Laura reviews Virtual Equality: The Mainstreaming of Gay & Lesbian Liberation by Urvashi Vaid

Have you been on the internet at all in the past two weeks? Yes? I’m guessing the cover of this book probably looks familiar to you. If not, try it in red:

That’s right: we’re talking about gay marriage! Marriage equality! A hot topic for around the world right now. While we won’t hear the US Supreme Court’s verdict until June, that certainly isn’t going to stop the internet from deliberating.

Speaking of which, have you seen this one?

Or maybe this one?

They’re symbols being posted, generally, by queer people who don’t support gay marriage or the HRC. When I first saw these symbols making the rounds, I admit – I was baffled. So I did what I always do. I bought some books.

Virtual Equality: The Mainstreaming of Gay & Lesbian Liberation by Urvashi Vaid begins with a history lesson on gay political activism in the United States. Vaid writes,

“Throughout the history of our resistance to prejudice, gay people have clashed over a fundamental question about the overall goal of our movement. Are we a movement aimed at mainstreaming gay and lesbian people (legitimation), or do we seek radical social change out of the process of our integration (liberation)? Gay and lesbian history could be read as the saga of conflict between these two compatible but divergent. Legitimation and liberation are interconnected and often congruent; the former makes it possible to imagine the latter. But our pursuit of them takes different roads and leads to very different outcomes.”

Today, proponents of legitimation argue to the straight world that gay people are just like straight people, with the one small difference of who we are attracted to. They lead the fight for gay marriage, arguing to straight people that we are merely a minority, and that prejudice against us is irrational and unconstitutional.

Proponents of liberation, on the other hand, often believe that marriage is part of an oppressive sexual and political order. They argue that vast set of protections available to married people should also be available to single mothers, unmarried couples, single people, etc. Many feel that gay marriage should not be the top priority for the LGBT movement and would prefer to push for broader social change, in which “racism, homophobia, sexism, economic injustice, and other systems of domination are frankly addressed and replaced with new models.”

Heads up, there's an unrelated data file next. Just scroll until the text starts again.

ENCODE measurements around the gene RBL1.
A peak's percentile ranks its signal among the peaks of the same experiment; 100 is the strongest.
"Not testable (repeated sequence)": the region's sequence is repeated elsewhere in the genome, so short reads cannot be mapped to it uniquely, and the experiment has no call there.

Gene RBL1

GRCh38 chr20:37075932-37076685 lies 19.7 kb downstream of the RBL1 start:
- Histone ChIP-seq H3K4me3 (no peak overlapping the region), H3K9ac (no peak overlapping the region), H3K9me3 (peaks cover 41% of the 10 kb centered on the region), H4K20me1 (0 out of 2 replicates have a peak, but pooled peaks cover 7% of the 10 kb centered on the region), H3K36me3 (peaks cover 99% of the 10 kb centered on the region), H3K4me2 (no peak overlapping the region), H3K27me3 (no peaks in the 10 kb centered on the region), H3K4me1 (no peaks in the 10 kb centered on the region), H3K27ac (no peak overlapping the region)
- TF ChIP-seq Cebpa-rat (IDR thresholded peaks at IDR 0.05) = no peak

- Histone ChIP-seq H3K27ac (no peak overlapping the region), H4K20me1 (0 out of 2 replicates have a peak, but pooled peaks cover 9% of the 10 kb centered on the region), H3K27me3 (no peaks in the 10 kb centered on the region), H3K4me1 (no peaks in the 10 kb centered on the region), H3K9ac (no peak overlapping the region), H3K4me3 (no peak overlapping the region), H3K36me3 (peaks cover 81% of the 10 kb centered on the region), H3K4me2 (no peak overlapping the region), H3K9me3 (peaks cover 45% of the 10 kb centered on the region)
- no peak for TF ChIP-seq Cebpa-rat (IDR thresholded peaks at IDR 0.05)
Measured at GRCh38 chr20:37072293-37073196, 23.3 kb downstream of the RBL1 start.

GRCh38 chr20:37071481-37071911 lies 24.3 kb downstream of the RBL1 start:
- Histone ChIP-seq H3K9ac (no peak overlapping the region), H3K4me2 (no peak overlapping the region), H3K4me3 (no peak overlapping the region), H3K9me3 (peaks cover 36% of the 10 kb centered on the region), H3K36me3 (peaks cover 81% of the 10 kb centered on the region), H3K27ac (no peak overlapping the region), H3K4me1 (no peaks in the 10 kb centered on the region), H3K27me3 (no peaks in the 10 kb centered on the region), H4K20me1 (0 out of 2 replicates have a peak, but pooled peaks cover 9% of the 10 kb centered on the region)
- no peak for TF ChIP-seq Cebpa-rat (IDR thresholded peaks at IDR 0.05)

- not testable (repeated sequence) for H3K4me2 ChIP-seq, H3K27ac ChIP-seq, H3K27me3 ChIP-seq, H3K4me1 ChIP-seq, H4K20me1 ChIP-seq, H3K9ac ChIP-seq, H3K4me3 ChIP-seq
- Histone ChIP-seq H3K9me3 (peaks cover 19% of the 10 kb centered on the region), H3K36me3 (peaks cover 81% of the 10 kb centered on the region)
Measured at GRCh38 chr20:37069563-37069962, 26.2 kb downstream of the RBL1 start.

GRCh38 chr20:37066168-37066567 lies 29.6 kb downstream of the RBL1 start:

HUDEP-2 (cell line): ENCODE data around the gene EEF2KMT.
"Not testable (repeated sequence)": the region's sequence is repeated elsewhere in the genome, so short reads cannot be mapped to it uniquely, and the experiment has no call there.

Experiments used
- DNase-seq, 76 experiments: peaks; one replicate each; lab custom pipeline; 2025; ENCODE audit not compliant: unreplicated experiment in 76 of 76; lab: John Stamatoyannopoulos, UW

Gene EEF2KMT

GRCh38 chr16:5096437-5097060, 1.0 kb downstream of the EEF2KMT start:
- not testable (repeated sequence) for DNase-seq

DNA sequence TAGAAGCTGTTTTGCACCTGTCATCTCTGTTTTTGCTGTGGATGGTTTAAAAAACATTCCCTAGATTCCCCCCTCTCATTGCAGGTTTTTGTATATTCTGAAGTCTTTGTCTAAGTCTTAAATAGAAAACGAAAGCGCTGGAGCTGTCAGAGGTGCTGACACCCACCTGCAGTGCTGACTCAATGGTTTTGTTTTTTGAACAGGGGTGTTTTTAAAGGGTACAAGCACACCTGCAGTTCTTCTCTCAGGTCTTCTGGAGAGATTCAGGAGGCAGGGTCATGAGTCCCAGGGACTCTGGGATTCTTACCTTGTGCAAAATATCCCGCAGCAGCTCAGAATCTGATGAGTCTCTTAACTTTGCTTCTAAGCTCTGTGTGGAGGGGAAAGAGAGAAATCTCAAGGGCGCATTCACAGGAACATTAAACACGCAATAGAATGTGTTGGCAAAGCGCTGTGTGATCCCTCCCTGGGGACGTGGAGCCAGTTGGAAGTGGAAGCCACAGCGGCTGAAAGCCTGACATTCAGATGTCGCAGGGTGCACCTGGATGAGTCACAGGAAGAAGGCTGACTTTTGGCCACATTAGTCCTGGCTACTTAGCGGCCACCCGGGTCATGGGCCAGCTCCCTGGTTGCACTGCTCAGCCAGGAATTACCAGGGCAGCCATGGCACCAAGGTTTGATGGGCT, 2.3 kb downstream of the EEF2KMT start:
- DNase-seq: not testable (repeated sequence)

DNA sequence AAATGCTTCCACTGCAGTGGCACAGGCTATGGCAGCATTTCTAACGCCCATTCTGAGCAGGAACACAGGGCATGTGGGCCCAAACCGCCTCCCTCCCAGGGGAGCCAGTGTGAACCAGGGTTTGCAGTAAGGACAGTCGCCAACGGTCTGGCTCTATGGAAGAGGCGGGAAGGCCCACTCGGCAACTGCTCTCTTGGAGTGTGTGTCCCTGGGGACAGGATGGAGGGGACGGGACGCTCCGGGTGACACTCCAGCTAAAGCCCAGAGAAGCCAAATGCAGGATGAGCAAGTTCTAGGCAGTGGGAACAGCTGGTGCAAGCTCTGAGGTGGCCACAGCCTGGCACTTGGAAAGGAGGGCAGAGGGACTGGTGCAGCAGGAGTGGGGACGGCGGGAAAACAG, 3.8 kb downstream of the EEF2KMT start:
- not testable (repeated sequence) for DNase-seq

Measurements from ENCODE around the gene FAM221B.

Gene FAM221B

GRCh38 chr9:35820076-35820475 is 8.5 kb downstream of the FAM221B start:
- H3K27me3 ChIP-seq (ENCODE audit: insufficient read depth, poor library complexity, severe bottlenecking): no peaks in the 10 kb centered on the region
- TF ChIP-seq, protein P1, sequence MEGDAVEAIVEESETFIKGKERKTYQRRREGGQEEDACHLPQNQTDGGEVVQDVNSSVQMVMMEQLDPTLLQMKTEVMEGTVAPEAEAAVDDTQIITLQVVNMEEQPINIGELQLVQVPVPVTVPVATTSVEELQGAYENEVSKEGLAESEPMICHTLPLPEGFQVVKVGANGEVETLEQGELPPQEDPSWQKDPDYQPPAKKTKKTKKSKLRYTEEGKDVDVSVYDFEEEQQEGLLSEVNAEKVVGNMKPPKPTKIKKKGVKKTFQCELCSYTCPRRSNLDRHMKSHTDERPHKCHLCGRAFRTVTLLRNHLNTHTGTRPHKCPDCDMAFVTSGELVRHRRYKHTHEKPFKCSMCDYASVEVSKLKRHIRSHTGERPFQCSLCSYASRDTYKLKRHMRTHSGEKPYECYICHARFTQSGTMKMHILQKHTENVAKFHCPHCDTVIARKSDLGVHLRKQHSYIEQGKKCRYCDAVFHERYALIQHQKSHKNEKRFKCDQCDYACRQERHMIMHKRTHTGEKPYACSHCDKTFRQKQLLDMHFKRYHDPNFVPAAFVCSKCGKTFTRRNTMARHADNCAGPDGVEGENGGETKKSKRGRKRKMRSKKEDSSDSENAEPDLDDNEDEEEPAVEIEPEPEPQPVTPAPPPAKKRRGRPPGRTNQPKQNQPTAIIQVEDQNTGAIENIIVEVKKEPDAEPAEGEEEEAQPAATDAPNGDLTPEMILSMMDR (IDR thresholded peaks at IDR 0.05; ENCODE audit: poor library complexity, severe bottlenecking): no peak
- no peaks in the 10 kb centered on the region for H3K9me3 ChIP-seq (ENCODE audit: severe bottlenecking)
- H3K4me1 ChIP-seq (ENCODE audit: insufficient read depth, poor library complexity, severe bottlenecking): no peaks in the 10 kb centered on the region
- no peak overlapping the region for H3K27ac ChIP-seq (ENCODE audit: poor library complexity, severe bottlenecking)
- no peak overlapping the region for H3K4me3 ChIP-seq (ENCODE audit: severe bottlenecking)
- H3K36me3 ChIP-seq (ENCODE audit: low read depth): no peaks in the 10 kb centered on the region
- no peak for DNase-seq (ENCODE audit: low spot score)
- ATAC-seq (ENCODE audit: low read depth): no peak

Of the two camps, Vaid is more of a liberationist, but certainly not an unquestioning one. Throughout the book, she deliberately lays out the limitations of both approaches. (Legitimation: elitist, preoccupied with single-issue politics, tends to leave many groups behind, does not make society more just. Liberation: idealistic and impractical, slow moving, not easy to relate to, tends to be disorganized.) She sternly calls out those making personal attacks, and the movement’s tendency to tear down our political leaders. At the book’s conclusion, Vaid calls for a new understanding among gay people, and for more debate among all political sides in the LGBT movement.

Although Virtual Equality was published in 1995, Vaid’s analysis is relevant, and indeed, anticipated many of the issues that the movement now faces two decades later. Her clear-eyed analysis of the supremacist right as a totalitarian regime is one I believe has only increased in relevance over time. So, too, her exploration of the economy of queerness, with the queer as consumer, and its corollary, the selling of gayness.

One other prescient point that I thought Vaid articulated particularly well is why the “born this way” argument is misleading and ultimately not politically advantageous for LGBT people. She writes,

“Homosexuality always involves choice – indeed, it involves a series of four major choices: admitting, acting, telling, and living. Even if scientists prove that sexual orientation is biologically or genetically determined, every person who feels homosexual desire encounters these four choices.”


“Because we choose to engage in gay behavior, says the right, we are not entitled to legal protection. Gay activists most frequently respond to this argument with an assertion that homosexuality is innate. … But in doing so, we radically limit the original reach of our political movement. Where we once sought to free the homosexual potential in everyone, by making it safer to be gay, lesbian, or bisexual, we now assert the conservative view that all we want is the freedom to be our biologically determined selves. History shows that the shelter of biology has never protected a people from persecution. The right does not care that we were born gay; they object to us because we are not straight.”